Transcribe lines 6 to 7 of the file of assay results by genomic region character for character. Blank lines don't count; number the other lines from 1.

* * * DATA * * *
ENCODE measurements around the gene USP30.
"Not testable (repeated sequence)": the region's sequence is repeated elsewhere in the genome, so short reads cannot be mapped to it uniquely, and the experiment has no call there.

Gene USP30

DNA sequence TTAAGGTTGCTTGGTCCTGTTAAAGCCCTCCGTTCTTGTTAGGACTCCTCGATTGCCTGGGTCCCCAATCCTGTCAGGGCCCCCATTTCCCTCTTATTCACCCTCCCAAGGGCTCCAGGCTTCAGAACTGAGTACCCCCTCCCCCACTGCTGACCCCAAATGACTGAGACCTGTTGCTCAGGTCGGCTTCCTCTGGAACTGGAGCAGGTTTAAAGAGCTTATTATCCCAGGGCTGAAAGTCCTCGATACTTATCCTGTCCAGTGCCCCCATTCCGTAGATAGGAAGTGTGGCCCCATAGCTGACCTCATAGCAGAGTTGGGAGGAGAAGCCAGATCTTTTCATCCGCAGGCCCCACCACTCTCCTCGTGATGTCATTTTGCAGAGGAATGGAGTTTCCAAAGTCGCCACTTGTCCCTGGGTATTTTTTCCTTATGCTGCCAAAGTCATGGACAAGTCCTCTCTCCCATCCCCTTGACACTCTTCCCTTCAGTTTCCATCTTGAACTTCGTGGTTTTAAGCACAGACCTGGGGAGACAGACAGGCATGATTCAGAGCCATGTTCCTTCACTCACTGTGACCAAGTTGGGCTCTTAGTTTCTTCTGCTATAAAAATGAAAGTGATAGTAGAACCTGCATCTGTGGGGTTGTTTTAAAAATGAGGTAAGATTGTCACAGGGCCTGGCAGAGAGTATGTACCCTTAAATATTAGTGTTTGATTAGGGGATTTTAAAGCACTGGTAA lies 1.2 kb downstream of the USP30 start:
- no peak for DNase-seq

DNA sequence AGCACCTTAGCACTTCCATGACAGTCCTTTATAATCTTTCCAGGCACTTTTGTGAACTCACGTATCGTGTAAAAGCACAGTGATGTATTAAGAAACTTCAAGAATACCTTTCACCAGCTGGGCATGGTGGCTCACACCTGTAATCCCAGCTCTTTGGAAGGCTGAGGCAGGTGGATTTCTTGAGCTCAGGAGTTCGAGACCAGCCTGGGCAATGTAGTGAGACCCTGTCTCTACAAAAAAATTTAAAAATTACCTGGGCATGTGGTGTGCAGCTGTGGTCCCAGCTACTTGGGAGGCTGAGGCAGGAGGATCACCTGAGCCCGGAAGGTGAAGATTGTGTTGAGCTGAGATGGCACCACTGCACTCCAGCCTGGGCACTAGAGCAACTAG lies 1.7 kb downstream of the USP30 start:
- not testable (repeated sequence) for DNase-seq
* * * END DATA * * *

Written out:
DNA sequence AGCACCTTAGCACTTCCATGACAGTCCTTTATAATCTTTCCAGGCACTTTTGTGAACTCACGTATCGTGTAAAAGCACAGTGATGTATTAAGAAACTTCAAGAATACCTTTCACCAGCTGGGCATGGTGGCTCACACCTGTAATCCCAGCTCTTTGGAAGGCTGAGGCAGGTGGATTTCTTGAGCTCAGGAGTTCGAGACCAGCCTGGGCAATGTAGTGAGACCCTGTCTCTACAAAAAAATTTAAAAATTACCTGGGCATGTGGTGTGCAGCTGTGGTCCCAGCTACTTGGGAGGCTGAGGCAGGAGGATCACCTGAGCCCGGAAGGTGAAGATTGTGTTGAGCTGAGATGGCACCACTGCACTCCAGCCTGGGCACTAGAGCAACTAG lies 1.7 kb downstream of the USP30 start:
- not testable (repeated sequence) for DNase-seq